Saturday, August 31, 2013
Review: The Assassination of the Archduke: Sarajevo 1914 and the Romance That Changed the World by Sue Woolmans
Release date: September 3, 2013
I have to admit, I did not know much about World War I or it’s causes. For starters, I don’t have much interest in military history and the First World War is often eclipsed by the infamous Second. To me, WWI was just an event that took place between the Victorian area and the Depression. I did not have any living relatives who fought in WWI like I do with WWII. While I had some vague knowledge of it involving the three ruling cousins of Britain, Germany, and Russia, as well as the assassination of Franz Ferdinand, I didn’t know much more beyond that. I knew more about the Scottish band named after him than I did of Franz Ferdinand himself.
This book appealed to me because its goal was to examine Franz Ferdinand’s personal life rather than focusing entirely on the politics; without the human side of history, a book will struggle to hold my attention. Beautifully written and easy to follow even if you’re somewhat new to the subject matter, this book accomplished its goal effortlessly. From what I could gather, the author’s sympathetic approach is new and unique and earned it the exclusive approval of many descendants of Franz Ferdinand. Although it paints Sophie as something of a saint, never putting a foot wrong and retaining her tact and dignity in the face of harsh and unfair disrespect and elitism, it is honest about Franz’s shortcomings, mainly that he lacked charm and had a temper only Sophie could calm. Both were attentive and loving parents, raising children who, just like Sophie, had better manners and more class than those of higher rank who constantly sought to remind them of their place.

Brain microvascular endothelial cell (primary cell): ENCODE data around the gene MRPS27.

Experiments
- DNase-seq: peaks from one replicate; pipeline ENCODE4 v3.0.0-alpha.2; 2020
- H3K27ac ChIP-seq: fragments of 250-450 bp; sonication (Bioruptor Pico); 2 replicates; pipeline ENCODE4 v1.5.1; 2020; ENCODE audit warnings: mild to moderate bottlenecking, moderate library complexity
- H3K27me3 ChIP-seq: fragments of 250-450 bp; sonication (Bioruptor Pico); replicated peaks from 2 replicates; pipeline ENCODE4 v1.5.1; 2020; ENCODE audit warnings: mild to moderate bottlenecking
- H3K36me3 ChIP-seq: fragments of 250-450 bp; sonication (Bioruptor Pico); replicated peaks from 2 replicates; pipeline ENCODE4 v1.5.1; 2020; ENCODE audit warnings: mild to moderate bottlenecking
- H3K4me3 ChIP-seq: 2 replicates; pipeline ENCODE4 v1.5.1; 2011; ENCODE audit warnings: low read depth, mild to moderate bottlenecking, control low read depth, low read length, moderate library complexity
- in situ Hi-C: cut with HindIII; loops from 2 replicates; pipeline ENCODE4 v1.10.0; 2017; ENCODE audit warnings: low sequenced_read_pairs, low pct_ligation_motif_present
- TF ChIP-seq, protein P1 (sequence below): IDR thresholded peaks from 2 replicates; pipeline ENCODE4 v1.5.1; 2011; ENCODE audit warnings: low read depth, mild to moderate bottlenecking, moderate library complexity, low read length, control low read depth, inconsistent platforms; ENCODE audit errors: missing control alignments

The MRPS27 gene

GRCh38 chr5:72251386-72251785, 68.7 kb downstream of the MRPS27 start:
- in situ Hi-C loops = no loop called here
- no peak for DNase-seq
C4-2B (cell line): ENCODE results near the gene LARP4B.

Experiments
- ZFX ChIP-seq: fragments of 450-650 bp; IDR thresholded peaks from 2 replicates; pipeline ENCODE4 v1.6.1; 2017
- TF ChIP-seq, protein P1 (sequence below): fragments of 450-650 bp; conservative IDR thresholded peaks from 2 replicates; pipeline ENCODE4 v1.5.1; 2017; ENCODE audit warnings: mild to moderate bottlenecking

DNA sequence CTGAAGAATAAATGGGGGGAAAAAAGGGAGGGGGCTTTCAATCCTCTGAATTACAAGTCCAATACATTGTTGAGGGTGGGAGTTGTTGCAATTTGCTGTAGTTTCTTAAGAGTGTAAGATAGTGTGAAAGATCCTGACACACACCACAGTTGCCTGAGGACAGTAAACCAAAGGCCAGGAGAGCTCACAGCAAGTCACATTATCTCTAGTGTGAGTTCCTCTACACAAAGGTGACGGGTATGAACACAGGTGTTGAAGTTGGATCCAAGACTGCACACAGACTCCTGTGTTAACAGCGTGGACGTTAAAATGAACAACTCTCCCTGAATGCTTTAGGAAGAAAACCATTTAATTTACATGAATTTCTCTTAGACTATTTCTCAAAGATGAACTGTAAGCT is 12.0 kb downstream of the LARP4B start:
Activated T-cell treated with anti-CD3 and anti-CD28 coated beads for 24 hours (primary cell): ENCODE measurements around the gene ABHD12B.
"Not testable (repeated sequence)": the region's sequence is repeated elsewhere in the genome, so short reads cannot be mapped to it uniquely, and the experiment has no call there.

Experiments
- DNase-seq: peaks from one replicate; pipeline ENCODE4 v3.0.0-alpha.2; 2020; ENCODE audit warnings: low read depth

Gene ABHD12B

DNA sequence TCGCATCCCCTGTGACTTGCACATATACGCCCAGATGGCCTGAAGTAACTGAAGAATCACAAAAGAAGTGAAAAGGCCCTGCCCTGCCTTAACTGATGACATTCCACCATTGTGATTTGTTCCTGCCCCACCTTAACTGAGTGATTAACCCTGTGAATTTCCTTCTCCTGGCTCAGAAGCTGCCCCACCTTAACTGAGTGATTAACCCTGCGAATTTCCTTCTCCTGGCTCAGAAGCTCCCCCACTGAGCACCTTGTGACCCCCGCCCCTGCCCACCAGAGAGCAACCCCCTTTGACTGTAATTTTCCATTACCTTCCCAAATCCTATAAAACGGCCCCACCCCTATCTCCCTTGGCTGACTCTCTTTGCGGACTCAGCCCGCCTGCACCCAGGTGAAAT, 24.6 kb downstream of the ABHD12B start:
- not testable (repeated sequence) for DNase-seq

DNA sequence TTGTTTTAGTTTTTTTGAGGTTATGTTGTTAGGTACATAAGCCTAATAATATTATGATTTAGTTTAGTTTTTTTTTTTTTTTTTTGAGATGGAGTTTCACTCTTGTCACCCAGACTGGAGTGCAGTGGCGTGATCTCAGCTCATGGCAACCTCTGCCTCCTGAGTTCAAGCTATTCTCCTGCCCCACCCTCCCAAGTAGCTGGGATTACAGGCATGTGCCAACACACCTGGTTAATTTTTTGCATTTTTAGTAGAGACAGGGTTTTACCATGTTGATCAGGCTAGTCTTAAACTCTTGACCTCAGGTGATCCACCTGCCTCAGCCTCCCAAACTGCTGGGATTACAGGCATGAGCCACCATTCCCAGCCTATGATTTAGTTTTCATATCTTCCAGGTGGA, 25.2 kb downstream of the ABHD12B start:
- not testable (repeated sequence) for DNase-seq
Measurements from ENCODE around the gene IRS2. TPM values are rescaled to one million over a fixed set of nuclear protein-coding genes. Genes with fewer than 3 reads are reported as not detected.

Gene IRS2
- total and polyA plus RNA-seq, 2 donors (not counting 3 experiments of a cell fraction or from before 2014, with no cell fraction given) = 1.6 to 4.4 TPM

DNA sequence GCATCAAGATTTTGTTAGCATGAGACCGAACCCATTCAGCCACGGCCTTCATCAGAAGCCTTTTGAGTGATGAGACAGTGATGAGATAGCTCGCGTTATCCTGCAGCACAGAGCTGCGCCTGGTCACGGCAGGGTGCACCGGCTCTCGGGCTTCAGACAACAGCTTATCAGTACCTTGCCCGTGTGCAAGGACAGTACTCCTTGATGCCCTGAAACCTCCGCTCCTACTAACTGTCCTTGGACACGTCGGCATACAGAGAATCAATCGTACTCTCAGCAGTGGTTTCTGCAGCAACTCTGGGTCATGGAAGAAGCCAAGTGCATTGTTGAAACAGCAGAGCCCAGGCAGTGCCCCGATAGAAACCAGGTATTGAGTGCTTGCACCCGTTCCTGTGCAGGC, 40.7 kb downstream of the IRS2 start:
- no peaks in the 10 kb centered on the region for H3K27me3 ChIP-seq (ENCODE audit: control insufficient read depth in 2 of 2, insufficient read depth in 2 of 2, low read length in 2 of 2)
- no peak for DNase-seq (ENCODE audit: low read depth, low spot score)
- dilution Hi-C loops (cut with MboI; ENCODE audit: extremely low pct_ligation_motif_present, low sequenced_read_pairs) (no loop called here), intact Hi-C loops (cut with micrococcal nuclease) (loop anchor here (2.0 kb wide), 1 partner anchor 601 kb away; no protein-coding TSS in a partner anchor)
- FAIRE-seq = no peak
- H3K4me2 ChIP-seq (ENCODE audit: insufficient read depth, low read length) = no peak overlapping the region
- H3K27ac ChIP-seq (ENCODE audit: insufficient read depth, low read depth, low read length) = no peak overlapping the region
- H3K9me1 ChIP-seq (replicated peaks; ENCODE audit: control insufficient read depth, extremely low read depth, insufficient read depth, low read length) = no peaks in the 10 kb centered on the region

The politics leading up to the war certainly weren’t left out and strongly addressed in the latter half of the book but the human touch of this really brought this tragic family’s story to life.